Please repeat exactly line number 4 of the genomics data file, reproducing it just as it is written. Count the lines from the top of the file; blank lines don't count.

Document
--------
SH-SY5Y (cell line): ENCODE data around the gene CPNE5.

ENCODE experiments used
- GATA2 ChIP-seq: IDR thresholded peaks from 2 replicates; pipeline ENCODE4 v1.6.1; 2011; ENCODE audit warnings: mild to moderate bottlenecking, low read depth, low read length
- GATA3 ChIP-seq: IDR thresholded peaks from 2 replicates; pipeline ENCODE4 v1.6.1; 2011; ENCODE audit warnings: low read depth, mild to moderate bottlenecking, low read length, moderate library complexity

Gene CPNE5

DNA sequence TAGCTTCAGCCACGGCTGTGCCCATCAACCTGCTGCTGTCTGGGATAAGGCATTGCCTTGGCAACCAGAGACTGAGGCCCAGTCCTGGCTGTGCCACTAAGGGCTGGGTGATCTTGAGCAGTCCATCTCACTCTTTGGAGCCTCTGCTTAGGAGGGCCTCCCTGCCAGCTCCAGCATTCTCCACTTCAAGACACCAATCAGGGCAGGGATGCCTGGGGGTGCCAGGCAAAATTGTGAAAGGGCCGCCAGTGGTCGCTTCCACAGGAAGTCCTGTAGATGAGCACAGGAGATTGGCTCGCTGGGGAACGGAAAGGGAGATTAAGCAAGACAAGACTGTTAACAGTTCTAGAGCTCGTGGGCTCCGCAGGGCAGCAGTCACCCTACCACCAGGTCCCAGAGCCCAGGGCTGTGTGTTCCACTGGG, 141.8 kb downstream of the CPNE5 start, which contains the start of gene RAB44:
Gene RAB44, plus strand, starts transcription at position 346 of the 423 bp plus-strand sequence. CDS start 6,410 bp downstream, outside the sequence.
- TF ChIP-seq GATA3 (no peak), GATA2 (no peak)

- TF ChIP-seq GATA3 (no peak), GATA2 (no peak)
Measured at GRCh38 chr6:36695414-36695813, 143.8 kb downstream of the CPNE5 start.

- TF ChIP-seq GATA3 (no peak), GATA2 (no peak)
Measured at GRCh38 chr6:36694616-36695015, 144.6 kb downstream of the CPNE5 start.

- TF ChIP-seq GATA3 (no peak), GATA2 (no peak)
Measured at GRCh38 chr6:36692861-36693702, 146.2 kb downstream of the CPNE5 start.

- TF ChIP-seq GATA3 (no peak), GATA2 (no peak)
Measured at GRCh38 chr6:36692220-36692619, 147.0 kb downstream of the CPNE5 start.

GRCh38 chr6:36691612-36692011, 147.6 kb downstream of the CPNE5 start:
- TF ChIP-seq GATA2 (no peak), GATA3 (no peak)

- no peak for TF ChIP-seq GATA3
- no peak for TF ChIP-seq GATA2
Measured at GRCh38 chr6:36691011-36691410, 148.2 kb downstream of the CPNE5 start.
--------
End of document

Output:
- GATA3 ChIP-seq: IDR thresholded peaks from 2 replicates; pipeline ENCODE4 v1.6.1; 2011; ENCODE audit warnings: low read depth, mild to moderate bottlenecking, low read length, moderate library complexity